Worth reading.

My main tip for negotiating is this - people are afraid to make first offer/first move because they think it looks weak. it doesn’t. by making first offer you are taking control and set the basis for the negotiation.

finally never make it a single issue negotiation i.e. price. bring something else into it like contents or when they can close

Yeah but only 72,000+ according to my daft search this morning 8)

Definitely worth reading; worth noting however that the issue of making a first offer is a contentious issue among negotiation theorists (IIRC). For example, in The Art and Science of Negotiation by Harvard professor Howard Raiffa (a great read if you don’t mind the mathematics), he makes the point that usually the end price (if there is one) ends up around the midpoint of the first offer and the first counteroffer. That sounds logical of course, and is based on the fact that when you’re negotiating you want the other person to move every time you move, or else you feel you’re not getting a good deal. BUT it does mean that the person not making the first offer actually holds more power in setting the final price.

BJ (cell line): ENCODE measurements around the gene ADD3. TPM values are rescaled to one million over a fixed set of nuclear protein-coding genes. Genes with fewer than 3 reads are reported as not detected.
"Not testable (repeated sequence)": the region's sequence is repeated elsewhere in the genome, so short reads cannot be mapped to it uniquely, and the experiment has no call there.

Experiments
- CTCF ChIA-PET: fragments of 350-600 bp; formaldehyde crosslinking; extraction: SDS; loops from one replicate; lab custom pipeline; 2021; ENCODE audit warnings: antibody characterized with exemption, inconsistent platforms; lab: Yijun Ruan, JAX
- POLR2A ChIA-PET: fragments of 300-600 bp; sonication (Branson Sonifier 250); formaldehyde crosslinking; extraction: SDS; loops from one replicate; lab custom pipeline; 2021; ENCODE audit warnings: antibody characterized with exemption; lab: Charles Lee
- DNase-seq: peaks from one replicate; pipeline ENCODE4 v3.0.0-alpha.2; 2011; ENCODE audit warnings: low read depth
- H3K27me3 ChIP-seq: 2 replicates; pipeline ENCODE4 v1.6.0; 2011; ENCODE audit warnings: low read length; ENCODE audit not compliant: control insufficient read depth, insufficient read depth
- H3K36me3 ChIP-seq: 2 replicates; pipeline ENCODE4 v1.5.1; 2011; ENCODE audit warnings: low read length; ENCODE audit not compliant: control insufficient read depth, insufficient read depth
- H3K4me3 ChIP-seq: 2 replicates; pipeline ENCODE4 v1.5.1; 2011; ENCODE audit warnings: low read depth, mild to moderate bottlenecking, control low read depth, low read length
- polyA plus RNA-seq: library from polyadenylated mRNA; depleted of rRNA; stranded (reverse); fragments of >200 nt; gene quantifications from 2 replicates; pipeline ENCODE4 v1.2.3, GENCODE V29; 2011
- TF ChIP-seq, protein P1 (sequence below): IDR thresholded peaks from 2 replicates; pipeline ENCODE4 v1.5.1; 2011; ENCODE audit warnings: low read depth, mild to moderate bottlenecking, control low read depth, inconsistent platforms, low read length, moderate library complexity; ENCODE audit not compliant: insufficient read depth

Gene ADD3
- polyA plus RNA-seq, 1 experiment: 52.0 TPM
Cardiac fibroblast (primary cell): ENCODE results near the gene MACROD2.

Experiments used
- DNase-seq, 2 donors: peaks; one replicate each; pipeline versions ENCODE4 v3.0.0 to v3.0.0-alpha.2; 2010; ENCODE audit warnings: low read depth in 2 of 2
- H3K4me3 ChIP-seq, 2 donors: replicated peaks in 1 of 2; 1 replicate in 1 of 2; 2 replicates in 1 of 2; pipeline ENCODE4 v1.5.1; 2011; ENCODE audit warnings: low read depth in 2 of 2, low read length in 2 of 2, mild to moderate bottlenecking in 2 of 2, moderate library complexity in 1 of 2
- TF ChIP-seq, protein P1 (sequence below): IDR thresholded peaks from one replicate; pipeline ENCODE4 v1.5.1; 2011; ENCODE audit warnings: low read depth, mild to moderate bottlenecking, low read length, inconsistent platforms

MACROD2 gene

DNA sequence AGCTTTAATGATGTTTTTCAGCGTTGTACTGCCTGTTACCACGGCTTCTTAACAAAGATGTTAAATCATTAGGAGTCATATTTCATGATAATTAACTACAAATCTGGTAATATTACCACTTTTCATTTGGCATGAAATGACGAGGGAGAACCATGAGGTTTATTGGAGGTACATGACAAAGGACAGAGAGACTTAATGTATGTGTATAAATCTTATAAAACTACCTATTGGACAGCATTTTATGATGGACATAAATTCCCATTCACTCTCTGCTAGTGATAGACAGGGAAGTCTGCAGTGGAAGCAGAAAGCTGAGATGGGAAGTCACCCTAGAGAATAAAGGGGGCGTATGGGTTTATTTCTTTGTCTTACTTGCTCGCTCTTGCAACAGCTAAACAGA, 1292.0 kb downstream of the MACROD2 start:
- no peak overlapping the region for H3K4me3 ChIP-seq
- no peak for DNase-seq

Just some food for thought.

Would the “asking price” from the vendor not serve as an initial offer?

Yes I would think so. Think Tyler was talking also about making offers for sites, etc.

Yes, buyers have fallen into the trap of letting the vendor’s initial offer be the starting point. When buyers were insecure, we bid up from that and now we’re unsure how far below this to bid. Even when it is obviously a buyer’s market, the seller holds onto this “first bid” advantage unless…

Buyers start a “reverse dutch auction” (used in and by the U.S. TARP bailout) Here’s how it works: